• The spiritual problems for Bangladesh are many, but the greatest need is to take them to God in prayer. Currently, every Christian organization must register as a Non-Government Organization (NGO), and Bible printing and importation are restricted. Koranic terminology may not be used in the Bengali version of the Bible, and distribution must be strictly limited to the Christian community. Pray that God will make a way to overcome these restrictions so that spiritually needy Muslims will have access to His Word. As a rule, there are two types of churches in Bangladesh: the Underground Church consisting of Muslim background believers (MBBs), and the Visible Church, consisting almost entirely of converts from Hinduism. The teachings of Jesus (Isa) have attracted a significant number of Muslims to become His followers. Muslim-background believers accept Jesus as Savior and Lord, while retaining many cultural, social practices not forbidden in the Scriptures. Some of these MBBs worship God in Isa Mosques (Jesus Mosques) or in homes. This way, MBBs are not separated from their families and social environments. Pray that many of these MBBs will be able to influence others to follow Jesus without leaving their culture.
  • Pray that the Church in Bangladesh will lovingly and boldly reach out to the Muslim communities.
  • Ethnic groups in Bangladesh rarely mix socially, so the gospel isn’t moving from one ethnic group to another. Pray for believers in Bangladesh to reach out to other ethnic groups.
  • There is a great lack of pastors, Christian education and resources. Pray for these to become available through local resources.
  • Bangladesh frequently encounters hostile criticism over the use of child labor and exploitation of women for sex trafficking. Pray for these to be stopped.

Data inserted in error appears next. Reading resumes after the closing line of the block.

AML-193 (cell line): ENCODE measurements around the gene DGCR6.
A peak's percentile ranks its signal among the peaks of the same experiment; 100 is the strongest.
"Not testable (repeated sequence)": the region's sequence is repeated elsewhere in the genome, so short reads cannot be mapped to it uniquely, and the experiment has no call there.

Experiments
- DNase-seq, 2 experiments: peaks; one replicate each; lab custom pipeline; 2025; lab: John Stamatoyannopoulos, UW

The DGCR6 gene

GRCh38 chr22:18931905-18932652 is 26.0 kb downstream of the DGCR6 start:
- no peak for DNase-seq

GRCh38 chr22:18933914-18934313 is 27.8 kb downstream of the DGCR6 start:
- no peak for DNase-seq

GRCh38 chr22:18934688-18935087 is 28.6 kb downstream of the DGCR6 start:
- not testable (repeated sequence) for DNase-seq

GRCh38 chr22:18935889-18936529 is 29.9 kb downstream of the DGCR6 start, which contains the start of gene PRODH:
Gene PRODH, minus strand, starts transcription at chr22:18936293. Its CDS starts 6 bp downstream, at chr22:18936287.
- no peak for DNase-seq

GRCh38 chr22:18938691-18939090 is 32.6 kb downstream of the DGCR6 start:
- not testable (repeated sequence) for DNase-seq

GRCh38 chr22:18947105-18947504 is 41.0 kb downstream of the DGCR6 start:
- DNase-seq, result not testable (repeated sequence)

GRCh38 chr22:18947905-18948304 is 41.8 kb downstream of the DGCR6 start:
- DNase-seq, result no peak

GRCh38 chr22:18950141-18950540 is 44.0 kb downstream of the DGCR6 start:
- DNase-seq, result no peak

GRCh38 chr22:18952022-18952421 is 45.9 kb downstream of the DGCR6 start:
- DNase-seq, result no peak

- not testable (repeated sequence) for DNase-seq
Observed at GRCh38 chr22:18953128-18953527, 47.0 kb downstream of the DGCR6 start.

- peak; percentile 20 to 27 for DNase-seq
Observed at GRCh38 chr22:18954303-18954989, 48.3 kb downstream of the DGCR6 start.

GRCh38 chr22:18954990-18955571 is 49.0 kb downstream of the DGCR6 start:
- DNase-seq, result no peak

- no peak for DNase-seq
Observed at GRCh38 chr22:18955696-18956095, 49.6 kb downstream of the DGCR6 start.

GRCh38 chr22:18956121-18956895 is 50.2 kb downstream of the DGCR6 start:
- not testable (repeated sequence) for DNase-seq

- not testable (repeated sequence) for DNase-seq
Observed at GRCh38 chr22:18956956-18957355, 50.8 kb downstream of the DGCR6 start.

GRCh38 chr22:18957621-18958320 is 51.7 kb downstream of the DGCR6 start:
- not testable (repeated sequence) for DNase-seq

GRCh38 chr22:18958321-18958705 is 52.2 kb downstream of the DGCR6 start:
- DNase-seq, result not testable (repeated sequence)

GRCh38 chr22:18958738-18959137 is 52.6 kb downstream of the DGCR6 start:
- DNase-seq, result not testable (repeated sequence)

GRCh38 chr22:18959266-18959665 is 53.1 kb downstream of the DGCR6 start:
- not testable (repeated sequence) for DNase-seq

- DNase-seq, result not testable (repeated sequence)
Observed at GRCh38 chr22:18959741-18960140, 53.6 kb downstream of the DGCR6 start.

From the Editor

by Keith Carey

We have prayed for Bangladesh before. With good reason, we will pray for this country again this month. Bengali is the seventh largest language group in the world, and the peoples who speak it are almost entirely either Muslim or Hindu. (Most of the Hindu Bengalis live in India, and the Muslims make up the bulk of Bangladesh). Even when they migrate to other parts of the world, very few Bengali speakers accept Christ. What will it take to get these 211 million people to consider the claims of our Lord?

Some would say that we are putting up unnecessary barriers to the gospel when we don’t allow Bengali believers to remain culturally Muslim. Our goal is to have people change their allegiance to Christ, As a general rule they should be able to keep their ways of dressing, their literary style, etc. It’s possible that missionaries have unwittingly introduced their own culture, making Christ appear foreign to these people who have had their own culture for about 2,600 years. The goal of mission is to take Christ to the nations, not foreign cultures or Christian institutions. Pray for efforts to take Christ to Bangladesh!